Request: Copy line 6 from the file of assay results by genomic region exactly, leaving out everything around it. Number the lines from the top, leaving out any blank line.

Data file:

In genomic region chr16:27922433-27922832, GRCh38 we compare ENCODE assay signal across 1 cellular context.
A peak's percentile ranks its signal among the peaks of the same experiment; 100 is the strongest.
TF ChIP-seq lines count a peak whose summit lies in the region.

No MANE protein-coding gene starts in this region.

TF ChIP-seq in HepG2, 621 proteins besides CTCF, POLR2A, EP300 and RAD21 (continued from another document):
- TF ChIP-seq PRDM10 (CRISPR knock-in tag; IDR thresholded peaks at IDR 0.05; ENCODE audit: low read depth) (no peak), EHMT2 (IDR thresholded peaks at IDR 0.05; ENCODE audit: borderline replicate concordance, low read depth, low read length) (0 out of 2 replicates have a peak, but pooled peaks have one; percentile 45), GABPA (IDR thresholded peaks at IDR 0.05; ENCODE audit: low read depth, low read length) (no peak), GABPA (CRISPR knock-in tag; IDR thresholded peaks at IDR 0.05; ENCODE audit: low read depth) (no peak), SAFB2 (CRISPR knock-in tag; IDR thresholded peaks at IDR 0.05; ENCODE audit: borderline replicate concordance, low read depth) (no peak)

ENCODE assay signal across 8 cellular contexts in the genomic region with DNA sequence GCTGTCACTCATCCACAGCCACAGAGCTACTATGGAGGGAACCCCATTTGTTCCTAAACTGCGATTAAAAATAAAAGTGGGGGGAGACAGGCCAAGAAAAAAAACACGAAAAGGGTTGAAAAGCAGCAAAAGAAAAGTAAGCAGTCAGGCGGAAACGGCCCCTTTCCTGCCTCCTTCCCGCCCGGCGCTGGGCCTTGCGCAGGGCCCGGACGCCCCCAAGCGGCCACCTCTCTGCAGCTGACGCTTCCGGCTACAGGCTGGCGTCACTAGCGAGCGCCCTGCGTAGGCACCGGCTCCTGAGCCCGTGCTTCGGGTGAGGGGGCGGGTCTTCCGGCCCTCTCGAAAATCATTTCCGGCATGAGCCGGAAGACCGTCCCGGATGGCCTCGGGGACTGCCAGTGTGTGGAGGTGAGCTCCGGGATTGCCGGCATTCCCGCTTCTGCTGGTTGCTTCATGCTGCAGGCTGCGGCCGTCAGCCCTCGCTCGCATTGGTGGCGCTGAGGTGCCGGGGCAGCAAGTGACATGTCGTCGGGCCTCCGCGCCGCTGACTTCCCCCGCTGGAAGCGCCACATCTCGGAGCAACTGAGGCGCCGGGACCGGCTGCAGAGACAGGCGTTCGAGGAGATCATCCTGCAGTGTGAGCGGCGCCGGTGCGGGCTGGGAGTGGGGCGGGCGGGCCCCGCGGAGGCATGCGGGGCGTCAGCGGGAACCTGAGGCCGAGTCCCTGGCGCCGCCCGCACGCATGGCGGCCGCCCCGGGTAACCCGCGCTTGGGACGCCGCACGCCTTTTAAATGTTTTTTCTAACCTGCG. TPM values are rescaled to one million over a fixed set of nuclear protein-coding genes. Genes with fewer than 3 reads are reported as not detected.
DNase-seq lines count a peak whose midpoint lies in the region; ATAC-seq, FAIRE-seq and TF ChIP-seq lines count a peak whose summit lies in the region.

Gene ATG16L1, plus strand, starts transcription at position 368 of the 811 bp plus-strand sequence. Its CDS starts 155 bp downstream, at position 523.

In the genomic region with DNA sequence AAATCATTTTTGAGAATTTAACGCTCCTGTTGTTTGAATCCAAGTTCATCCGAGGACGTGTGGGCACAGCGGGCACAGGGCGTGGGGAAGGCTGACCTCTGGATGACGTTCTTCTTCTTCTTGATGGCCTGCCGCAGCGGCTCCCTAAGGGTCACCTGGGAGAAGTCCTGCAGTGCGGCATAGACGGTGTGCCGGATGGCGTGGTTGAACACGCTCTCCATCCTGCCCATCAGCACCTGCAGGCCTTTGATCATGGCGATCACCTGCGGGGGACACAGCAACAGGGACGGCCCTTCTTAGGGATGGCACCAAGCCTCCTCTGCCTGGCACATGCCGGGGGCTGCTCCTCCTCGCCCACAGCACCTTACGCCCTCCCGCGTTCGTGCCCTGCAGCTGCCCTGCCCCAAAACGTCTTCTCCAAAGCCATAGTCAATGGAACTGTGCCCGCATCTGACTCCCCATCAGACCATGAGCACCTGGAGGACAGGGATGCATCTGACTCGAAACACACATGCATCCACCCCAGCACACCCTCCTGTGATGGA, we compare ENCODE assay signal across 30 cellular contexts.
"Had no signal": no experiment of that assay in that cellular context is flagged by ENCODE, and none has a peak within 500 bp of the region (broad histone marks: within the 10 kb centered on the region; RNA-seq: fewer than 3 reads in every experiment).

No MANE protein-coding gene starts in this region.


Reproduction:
- TF ChIP-seq PRDM10 (CRISPR knock-in tag; IDR thresholded peaks at IDR 0.05; ENCODE audit: low read depth) (no peak), EHMT2 (IDR thresholded peaks at IDR 0.05; ENCODE audit: borderline replicate concordance, low read depth, low read length) (0 out of 2 replicates have a peak, but pooled peaks have one; percentile 45), GABPA (IDR thresholded peaks at IDR 0.05; ENCODE audit: low read depth, low read length) (no peak), GABPA (CRISPR knock-in tag; IDR thresholded peaks at IDR 0.05; ENCODE audit: low read depth) (no peak), SAFB2 (CRISPR knock-in tag; IDR thresholded peaks at IDR 0.05; ENCODE audit: borderline replicate concordance, low read depth) (no peak)